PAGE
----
BETTY HOAG MCGLYNN:  And did you do Stevenson [ph] in [inaudible] or—

PAUL BABCOCK:  No, I did it in [inaudible].

ALBERTA BABCOCK:  I went to the $100 Democratic Dinner down at the Beverly Hilton. And I was amazed to discover he intuitively had done his skin tones in sort of red violets, and that's just the color he is.

BETTY HOAG MCGLYNN:  Oh, how interesting.


BETTY HOAG MCGLYNN:  —never seen him.

ALBERTA BABCOCK:  Isn't that strange? 

BETTY HOAG MCGLYNN:  Yes, it is. What [inaudible] or do both of you paint [ph]? 

ALBERTA BABCOCK:  Well [inaudible]—


ALBERTA BABCOCK:  Bonelli has it in his office and—


PAUL BABCOCK:  Bonelli has it in his office for the county building.

BETTY HOAG MCGLYNN:  Stevenson [ph]—

PAUL BABCOCK:  Wherever Stevenson [ph] has his I do not know. We received a very nice letter from him saying he was quite complemented [inaudible] portrait.


BETTY HOAG MCGLYNN:  I hope that you will let us, on microfilm, make copies of some of the work that you're doing.

ALBERTA BABCOCK:  Be delighted to.


ALBERTA BABCOCK:  We have quite a bit of material. This is the portrait hanging on the wall that I just did of that girl, and she had paid for both the portrait and the frame and hasn't called for it. And I [laughs]—I'm going to have to get in touch with her and find out why she doesn't come and get it since she has paid for it.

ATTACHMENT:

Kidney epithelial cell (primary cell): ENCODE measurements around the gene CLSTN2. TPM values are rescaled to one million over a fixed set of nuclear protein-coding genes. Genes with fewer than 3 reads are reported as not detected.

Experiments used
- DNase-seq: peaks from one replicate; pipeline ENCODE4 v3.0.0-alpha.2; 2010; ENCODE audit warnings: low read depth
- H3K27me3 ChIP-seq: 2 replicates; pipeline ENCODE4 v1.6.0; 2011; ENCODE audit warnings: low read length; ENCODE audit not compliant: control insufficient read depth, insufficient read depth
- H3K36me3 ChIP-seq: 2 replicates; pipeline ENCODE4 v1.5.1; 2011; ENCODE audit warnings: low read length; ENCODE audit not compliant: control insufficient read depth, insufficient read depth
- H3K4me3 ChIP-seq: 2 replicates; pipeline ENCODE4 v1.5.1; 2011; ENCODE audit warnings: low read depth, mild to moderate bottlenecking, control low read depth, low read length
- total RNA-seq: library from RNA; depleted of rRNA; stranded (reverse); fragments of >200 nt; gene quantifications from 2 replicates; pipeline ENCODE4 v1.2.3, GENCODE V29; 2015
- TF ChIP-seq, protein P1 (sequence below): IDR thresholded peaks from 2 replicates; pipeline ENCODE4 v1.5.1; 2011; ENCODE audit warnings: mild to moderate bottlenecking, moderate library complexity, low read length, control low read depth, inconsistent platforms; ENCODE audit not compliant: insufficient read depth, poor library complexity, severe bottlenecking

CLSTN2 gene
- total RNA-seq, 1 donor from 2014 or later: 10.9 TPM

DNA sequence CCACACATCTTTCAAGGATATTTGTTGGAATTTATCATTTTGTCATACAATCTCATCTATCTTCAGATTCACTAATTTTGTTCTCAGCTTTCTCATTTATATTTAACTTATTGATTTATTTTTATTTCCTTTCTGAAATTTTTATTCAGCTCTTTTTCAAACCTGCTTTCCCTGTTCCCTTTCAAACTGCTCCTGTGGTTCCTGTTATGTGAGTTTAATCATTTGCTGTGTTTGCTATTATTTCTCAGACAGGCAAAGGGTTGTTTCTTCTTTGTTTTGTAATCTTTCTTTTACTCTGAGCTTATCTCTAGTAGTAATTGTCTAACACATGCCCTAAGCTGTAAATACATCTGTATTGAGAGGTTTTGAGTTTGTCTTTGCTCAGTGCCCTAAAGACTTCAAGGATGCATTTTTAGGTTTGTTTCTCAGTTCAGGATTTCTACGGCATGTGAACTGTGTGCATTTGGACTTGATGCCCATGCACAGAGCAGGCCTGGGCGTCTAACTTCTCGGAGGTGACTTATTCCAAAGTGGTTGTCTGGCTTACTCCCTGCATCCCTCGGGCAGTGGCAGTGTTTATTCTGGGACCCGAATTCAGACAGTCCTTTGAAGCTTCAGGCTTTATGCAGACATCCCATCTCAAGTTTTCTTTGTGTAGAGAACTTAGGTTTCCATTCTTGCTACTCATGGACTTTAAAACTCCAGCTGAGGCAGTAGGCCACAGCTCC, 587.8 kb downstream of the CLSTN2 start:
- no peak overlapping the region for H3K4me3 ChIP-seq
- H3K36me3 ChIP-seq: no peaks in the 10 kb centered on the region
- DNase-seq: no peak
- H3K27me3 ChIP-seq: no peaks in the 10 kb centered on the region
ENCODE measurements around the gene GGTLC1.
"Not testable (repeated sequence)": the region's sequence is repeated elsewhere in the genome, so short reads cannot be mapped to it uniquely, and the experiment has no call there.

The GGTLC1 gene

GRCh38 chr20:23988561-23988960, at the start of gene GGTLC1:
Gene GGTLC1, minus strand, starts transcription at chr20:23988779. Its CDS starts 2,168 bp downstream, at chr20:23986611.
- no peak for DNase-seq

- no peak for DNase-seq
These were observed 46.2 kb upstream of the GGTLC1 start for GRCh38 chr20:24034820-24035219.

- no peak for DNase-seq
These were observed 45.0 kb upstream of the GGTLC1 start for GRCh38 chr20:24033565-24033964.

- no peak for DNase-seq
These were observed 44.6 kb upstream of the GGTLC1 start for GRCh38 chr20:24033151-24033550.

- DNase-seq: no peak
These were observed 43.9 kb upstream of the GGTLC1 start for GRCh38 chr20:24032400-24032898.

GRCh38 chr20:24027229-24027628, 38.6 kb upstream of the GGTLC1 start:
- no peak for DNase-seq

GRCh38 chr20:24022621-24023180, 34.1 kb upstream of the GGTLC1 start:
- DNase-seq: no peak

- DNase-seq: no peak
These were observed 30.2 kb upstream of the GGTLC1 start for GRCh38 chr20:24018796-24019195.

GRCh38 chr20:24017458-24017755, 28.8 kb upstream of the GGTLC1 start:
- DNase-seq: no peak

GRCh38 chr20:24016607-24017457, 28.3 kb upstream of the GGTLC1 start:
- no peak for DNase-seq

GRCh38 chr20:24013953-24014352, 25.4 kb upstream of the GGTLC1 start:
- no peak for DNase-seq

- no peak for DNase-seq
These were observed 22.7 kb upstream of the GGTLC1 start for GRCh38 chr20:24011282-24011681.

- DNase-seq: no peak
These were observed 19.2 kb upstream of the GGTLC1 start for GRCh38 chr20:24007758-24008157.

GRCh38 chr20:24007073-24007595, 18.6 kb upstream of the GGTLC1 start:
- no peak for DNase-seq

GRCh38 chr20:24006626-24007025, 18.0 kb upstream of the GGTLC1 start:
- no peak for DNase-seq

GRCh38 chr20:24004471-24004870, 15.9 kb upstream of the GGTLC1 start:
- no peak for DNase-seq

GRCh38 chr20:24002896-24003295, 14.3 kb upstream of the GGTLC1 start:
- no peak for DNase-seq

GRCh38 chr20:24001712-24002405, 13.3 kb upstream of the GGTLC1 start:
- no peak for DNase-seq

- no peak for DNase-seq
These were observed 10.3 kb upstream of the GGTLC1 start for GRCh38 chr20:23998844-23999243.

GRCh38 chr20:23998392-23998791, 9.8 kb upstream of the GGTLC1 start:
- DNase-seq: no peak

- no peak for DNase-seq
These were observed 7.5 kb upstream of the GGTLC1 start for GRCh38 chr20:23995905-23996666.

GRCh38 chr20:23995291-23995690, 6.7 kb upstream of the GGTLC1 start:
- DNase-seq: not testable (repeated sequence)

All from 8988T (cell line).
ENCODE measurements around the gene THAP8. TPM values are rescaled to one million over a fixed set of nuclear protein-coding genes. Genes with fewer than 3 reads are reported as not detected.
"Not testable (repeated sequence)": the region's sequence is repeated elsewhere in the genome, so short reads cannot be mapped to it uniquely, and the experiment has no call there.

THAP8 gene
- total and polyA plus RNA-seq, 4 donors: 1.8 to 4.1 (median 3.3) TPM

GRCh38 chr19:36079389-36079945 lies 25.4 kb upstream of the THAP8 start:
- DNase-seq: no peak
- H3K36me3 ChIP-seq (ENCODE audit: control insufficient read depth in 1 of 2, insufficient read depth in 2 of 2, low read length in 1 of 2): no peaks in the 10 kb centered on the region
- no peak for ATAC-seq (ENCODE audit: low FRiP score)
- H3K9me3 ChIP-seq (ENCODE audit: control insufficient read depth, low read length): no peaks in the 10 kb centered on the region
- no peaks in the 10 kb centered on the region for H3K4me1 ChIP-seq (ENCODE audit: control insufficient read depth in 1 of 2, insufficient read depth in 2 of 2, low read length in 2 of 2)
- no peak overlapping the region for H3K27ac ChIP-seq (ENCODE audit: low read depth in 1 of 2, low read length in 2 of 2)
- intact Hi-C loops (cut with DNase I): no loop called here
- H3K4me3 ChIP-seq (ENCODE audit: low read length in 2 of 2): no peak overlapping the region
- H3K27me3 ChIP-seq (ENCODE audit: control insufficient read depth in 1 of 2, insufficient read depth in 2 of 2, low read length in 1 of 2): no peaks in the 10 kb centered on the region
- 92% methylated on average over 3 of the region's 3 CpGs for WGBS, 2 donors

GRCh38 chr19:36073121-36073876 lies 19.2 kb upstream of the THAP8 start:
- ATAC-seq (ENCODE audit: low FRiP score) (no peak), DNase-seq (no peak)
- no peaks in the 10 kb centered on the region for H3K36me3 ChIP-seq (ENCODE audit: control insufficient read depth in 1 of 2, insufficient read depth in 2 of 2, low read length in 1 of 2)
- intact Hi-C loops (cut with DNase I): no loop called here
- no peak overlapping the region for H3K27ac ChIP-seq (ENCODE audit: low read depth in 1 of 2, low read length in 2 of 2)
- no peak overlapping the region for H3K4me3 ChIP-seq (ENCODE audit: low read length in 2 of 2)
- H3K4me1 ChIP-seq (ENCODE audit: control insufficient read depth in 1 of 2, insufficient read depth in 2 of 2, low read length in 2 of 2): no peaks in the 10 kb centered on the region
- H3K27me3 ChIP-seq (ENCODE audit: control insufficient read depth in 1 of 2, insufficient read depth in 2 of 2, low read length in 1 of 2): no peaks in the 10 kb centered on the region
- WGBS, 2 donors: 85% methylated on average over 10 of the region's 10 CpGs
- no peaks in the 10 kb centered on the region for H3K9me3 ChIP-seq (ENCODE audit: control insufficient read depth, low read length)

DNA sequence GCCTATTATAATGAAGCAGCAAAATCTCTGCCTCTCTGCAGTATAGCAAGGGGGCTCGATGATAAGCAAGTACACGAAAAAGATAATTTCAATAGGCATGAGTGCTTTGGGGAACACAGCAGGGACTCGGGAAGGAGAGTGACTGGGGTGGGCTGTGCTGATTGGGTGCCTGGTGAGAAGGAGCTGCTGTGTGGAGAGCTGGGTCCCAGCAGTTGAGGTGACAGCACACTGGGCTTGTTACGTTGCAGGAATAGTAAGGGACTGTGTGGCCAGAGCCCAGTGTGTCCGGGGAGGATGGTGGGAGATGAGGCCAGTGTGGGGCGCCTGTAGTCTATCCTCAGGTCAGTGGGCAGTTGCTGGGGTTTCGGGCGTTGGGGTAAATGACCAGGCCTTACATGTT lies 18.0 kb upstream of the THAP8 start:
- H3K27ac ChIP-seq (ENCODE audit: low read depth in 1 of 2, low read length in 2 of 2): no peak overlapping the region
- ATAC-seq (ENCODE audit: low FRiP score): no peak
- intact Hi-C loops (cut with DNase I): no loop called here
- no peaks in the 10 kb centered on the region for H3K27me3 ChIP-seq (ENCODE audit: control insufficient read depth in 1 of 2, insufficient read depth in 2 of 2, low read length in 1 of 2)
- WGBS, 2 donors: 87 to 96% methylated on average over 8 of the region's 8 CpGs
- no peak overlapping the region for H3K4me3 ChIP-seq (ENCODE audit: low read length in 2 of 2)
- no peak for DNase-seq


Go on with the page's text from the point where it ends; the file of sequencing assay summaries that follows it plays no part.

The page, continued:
PAUL BABCOCK:  I did a portrait of her marriage counselor. That's what [laughs]—

ALBERTA BABCOCK:  Oh, that is a funny story.

PAUL BABCOCK:  No, let's don't go into it.

[They laugh.]


PAUL BABCOCK:  Well, it might be to this extent. After I—

ALBERTA BABCOCK:  [Inaudible.]

PAUL BABCOCK:  After I had painted the portrait, as all artists do, people want your name on it, so I signed it. Often, in my paintings I don't put—I don’t bother putting my name on them until somebody wants to buy them, then I have to sign them.


PAUL BABCOCK:  But I signed this and when she came over, she just raved about it. And then, she sort of laughed and said, "Well, would you mind if you painted your name off and I could put my name on?"

BETTY HOAG MCGLYNN:  [laughs] Oh, no.

PAUL BABCOCK:  And I said to me it was just a commercial—[they laugh]—portrait, so I didn't care. But when Alberta found out about it, well, Alberta got mad.